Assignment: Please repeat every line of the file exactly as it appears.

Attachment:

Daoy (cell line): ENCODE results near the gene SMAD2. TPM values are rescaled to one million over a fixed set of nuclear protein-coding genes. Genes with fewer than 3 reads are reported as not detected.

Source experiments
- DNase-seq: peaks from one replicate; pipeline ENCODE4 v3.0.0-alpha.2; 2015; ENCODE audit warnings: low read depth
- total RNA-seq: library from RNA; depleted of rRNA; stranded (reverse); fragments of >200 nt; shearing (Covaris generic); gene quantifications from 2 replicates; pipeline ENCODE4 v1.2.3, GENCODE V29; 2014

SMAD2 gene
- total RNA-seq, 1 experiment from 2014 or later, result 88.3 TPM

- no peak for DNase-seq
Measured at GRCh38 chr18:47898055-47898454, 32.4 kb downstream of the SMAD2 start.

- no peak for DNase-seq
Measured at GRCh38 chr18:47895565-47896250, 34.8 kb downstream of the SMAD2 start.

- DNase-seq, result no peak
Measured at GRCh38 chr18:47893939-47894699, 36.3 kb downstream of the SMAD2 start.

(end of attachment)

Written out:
Daoy (cell line): ENCODE results near the gene SMAD2. TPM values are rescaled to one million over a fixed set of nuclear protein-coding genes. Genes with fewer than 3 reads are reported as not detected.

Source experiments
- DNase-seq: peaks from one replicate; pipeline ENCODE4 v3.0.0-alpha.2; 2015; ENCODE audit warnings: low read depth
- total RNA-seq: library from RNA; depleted of rRNA; stranded (reverse); fragments of >200 nt; shearing (Covaris generic); gene quantifications from 2 replicates; pipeline ENCODE4 v1.2.3, GENCODE V29; 2014

SMAD2 gene
- total RNA-seq, 1 experiment from 2014 or later, result 88.3 TPM

- no peak for DNase-seq
Measured at GRCh38 chr18:47898055-47898454, 32.4 kb downstream of the SMAD2 start.

- no peak for DNase-seq
Measured at GRCh38 chr18:47895565-47896250, 34.8 kb downstream of the SMAD2 start.

- DNase-seq, result no peak
Measured at GRCh38 chr18:47893939-47894699, 36.3 kb downstream of the SMAD2 start.